"Pennsylvania Republican Congressional candidate Rick Saccone said on Tuesday he will be "[President Donald] Trump's wingman" in pushing a pro-growth agenda while his opponent, Democrat Conor Lamb is "trying to disguise himself as a moderate, but is far left".
Conor Lamb, Democratic congressional candidate for Pennsylvania's 18th district, arrives at his polling station at First Church of Christ, March 13, 2018 in Mt. Lebanon, Pennsylvania.
Democrats need to flip 24 Republican-held seats for a House majority, and they'd not been counting on Pennsylvania's 18th Congressional District. Although Trump won the district by 20 points in 2016, Lamb looks now to be in striking distance of Saccone, down by single digits in most polls and even leading in a few released just this week.
During his last campaign rally before Tuesday's special election, Saccone said Democrats continue to repeat a false narrative of failure against the Trump administration. "So when some so-called news organizations says they've got an anonymous source that says Republicans are throwing me under the bus, I say that's unfair journalism and fake news".
"I saw a small improvement, I think I got like $90 more in my pay", Mary Ann Cupples Wisniowski, chair of the Collier Democratic Committee in Pennsylvania, told Business Insider ahead of a rally for Lamb.
This strategist said that, based on the polling available, it's clear Trump was not the reason for why the race in a traditionally Republican district has been so tight.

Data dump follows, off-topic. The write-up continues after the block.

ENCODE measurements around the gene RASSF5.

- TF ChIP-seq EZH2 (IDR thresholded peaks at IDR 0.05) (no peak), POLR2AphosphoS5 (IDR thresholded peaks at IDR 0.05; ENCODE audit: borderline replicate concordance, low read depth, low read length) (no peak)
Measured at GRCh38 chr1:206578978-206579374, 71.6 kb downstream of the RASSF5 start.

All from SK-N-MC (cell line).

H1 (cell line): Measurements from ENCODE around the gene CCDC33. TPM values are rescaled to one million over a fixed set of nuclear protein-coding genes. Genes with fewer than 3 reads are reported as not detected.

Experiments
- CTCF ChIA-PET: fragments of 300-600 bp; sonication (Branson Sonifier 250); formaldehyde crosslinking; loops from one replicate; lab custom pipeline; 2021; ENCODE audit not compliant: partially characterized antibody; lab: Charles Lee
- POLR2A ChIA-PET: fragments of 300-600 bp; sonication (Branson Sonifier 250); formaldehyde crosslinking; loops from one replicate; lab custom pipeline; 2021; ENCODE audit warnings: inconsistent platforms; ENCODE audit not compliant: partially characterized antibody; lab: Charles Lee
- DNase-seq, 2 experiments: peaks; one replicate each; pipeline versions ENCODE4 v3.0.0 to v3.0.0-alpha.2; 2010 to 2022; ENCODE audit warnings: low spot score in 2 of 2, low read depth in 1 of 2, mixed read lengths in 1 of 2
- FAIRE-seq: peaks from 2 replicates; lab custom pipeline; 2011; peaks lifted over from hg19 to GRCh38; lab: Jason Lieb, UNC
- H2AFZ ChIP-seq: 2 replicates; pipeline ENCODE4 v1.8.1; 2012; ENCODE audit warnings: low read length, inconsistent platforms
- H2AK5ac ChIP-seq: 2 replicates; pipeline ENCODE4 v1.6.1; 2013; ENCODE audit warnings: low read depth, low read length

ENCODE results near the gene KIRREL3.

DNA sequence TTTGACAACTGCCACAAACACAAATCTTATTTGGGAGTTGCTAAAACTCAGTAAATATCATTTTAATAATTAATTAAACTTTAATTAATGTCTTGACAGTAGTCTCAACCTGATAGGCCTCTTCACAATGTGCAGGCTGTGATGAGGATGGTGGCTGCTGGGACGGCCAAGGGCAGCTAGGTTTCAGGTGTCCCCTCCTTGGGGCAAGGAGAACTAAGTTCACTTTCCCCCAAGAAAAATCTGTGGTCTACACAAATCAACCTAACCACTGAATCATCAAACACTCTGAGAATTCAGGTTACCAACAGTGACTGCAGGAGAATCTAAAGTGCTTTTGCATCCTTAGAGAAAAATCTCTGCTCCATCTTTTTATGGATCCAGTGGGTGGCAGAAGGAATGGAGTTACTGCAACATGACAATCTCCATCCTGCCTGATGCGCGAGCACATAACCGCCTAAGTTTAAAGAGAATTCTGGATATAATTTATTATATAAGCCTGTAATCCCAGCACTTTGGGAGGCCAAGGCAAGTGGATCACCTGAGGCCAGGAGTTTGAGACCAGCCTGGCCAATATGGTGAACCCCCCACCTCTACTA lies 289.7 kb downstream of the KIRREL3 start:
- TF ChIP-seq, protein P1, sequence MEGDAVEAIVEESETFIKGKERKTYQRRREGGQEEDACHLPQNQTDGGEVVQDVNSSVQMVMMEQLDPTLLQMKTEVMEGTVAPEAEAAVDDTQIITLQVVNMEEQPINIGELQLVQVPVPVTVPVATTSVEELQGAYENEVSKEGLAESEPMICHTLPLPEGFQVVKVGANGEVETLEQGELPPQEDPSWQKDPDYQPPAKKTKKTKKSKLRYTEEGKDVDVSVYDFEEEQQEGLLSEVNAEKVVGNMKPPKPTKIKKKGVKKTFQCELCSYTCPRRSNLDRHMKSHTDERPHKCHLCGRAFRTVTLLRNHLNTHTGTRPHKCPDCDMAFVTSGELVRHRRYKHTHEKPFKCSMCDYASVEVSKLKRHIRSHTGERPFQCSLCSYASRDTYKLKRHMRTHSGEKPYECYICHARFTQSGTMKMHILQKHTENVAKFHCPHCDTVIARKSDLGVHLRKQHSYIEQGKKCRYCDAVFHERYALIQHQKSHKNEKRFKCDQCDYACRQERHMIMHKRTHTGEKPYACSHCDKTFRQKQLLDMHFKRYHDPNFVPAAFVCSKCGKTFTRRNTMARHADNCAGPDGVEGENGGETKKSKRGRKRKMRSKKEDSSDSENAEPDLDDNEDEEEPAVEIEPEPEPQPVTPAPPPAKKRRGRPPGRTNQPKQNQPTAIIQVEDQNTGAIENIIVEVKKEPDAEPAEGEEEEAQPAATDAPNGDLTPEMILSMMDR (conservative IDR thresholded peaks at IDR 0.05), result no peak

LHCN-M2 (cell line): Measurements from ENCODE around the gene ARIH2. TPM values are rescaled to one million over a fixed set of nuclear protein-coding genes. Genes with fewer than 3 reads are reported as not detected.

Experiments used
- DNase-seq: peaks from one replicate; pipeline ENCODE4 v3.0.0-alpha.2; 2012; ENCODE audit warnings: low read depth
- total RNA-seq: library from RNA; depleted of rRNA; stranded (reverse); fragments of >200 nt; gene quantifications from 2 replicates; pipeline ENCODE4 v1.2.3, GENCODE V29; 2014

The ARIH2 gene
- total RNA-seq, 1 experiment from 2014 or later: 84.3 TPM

To better understand the race - and what it all means about and for Trump - I reached out to Jon Delano, the lead political analyst for Pittsburgh's KDKA, for his perspective. He added, "I do think Trump is doing a good job". "The Trump voters have to get out and vote".
Rick Tyler, who formerly served as communications director for Republican Sen. But almost as much of the district is suburban and includes some of the swing voters that Republicans will have to convince if they are going to hold on to the U.S. House nationally. Vice President Mike Pence, White House adviser Kellyanne Conway and Donald Trump Jr. also have made cameos.
"If we do nothing in terms of cutting programs, if we just keep things as they are, America's gonna go flat bankrupt over the next 10 years". "Conor Lamb is exciting, he does break the mold a little bit".
Democrat Conor Lamb, fighting for an upset victory in a congressional district that Donald Trump easily won in 2016, insisted Tuesday as voters headed to the polls that the race wasn't about the larger-than-life personality in the White House.
Saccone and Lamb are competing in the 18th District to replace Republican Tim Murphy, who resigned last October amid personal scandal.
Some Democrats said they saw small gains in their take-home pay, but nothing substantial.
The 60-year-old Air Force veteran turned state lawmaker and college instructor enjoys enthusiastic backing from social conservatives who've anchored his state career, and he's perhaps at his most animated when he touts his opposition to abortion rights.
Lamb's loud proclamation that he wouldn't vote for Rep. Nancy Pelosi as House minority leader is a thoroughly empty gesture, as he surely knows. He also said he opposes major new gun restrictions - though he backs expanded background checks - and declared himself personally opposed to abortion, despite his support for its legality.
On Tuesday, after casting his own ballot in the suburb of Pittsburgh where he lives, Lamb will hit the polls with his grandmother, then with a conservative Democrat whom he defeated for the party's nomination.
The AFL-CIO counts 87,000 voters from union households - around a fifth of the electorate. While the old adage - all politics is local - is generally true, in my view, President Trump has nationalized the 2018 midterms.
Contributing: Jakob Lazzaro, Eric Miller, and Caroline Vakil reported from southwestern Pennsylvania for the Medill News Service.